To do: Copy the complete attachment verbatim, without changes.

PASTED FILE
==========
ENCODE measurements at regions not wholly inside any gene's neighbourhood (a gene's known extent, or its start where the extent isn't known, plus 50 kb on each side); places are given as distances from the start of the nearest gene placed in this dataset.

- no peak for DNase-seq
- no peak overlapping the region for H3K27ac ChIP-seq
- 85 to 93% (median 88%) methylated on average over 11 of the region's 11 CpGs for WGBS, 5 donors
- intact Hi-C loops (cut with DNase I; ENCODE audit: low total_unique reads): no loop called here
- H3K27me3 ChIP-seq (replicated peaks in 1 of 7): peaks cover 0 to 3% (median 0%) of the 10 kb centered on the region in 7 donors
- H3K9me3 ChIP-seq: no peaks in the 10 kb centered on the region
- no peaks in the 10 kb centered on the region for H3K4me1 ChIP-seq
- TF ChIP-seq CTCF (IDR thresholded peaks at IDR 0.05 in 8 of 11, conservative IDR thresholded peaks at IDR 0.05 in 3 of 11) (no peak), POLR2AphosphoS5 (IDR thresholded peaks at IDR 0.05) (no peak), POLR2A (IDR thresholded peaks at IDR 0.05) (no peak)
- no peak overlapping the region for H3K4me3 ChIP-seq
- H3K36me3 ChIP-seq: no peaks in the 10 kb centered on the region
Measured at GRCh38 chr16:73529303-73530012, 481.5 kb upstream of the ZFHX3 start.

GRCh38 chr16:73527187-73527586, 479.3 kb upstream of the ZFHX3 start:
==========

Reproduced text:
ENCODE measurements at regions not wholly inside any gene's neighbourhood (a gene's known extent, or its start where the extent isn't known, plus 50 kb on each side); places are given as distances from the start of the nearest gene placed in this dataset.

- no peak for DNase-seq
- no peak overlapping the region for H3K27ac ChIP-seq
- 85 to 93% (median 88%) methylated on average over 11 of the region's 11 CpGs for WGBS, 5 donors
- intact Hi-C loops (cut with DNase I; ENCODE audit: low total_unique reads): no loop called here
- H3K27me3 ChIP-seq (replicated peaks in 1 of 7): peaks cover 0 to 3% (median 0%) of the 10 kb centered on the region in 7 donors
- H3K9me3 ChIP-seq: no peaks in the 10 kb centered on the region
- no peaks in the 10 kb centered on the region for H3K4me1 ChIP-seq
- TF ChIP-seq CTCF (IDR thresholded peaks at IDR 0.05 in 8 of 11, conservative IDR thresholded peaks at IDR 0.05 in 3 of 11) (no peak), POLR2AphosphoS5 (IDR thresholded peaks at IDR 0.05) (no peak), POLR2A (IDR thresholded peaks at IDR 0.05) (no peak)
- no peak overlapping the region for H3K4me3 ChIP-seq
- H3K36me3 ChIP-seq: no peaks in the 10 kb centered on the region
Measured at GRCh38 chr16:73529303-73530012, 481.5 kb upstream of the ZFHX3 start.

GRCh38 chr16:73527187-73527586, 479.3 kb upstream of the ZFHX3 start: